The theme this year is "Integrity is Wholeness: The Moral, Social, and Aesthetic Implications of Robinson Jeffers's Worldview." A large portion of the conference will be academic in nature; notable scholars of literacy, philosophy, history, and science, including RJA's president, astronomer Ron Olowin, will discuss Jeffers' life and work. During Friday and Saturday evenings, the celebration will showcase a variety of S.C. artists honoring Jeffers through poetry, dance, music, theater, and the visual arts.
Conway native Nikky Finney, a National Book Award winner, is among the featured speakers. She recently accepted a teaching position at the University of South Carolina that will begin in August 2013. "Nikky is one of many native artists currently working who South Carolinians can take great pride in," Cusatis says. Finney will kick off the celebration with a poetry reading Fri. Feb. 15 at 7:30 p.m., and then the academic portion of the conference with a keynote address Sat. Feb. 16 at the Academic Magnet High School lecture hall beginning at 9 a.m. Finney will also visit School of the Arts classrooms during her stay in Charleston.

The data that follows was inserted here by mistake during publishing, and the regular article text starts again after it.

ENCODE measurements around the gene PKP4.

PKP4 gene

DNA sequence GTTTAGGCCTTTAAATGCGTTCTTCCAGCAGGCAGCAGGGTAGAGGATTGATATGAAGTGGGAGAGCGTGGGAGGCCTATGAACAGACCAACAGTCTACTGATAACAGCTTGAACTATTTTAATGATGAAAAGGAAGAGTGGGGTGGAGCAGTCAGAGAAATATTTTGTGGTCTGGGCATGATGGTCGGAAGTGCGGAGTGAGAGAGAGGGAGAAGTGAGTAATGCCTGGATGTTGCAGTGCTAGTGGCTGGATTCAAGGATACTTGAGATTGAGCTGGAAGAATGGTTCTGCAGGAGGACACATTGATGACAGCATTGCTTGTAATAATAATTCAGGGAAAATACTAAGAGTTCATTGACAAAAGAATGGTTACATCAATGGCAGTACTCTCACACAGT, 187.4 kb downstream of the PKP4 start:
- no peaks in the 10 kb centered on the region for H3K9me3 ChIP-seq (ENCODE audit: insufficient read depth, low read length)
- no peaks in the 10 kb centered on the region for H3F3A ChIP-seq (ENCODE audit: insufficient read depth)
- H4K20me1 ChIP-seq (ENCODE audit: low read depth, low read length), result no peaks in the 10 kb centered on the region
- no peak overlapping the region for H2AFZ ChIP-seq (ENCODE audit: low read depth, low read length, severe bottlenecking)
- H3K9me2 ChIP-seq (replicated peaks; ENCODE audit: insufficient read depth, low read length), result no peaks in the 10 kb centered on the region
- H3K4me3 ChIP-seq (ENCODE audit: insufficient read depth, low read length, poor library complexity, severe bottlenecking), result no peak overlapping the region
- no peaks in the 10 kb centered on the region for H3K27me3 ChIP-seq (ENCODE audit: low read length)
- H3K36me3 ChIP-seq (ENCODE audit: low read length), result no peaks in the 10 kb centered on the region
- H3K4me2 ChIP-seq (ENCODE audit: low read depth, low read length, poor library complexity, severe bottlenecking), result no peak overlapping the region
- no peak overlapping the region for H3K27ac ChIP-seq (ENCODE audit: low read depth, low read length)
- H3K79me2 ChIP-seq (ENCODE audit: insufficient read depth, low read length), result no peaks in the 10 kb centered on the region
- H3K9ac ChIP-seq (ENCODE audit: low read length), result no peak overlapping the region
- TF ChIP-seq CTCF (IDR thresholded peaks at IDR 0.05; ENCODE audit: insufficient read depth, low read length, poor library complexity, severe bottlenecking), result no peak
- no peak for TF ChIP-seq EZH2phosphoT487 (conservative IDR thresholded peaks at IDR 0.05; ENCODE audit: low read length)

This conference is especially exciting for students because many of the SOA and AMHS students will get to share the stage with international scholars. "One student, Nick Bentz, will conduct a chorus of 24 voices performing a piece he composed based on one of Jeffers' poems, 'Evening Ebb.' It is really a colossal achievement," Cusatis says. The schools have also organized a Robinson Jeffers essay contest among SOA and AMHS students. First and second place finalists will present their papers at the conference, and the top five will take part in a discussion panel focused on Jeffers' relevance to young readers in the 21st century.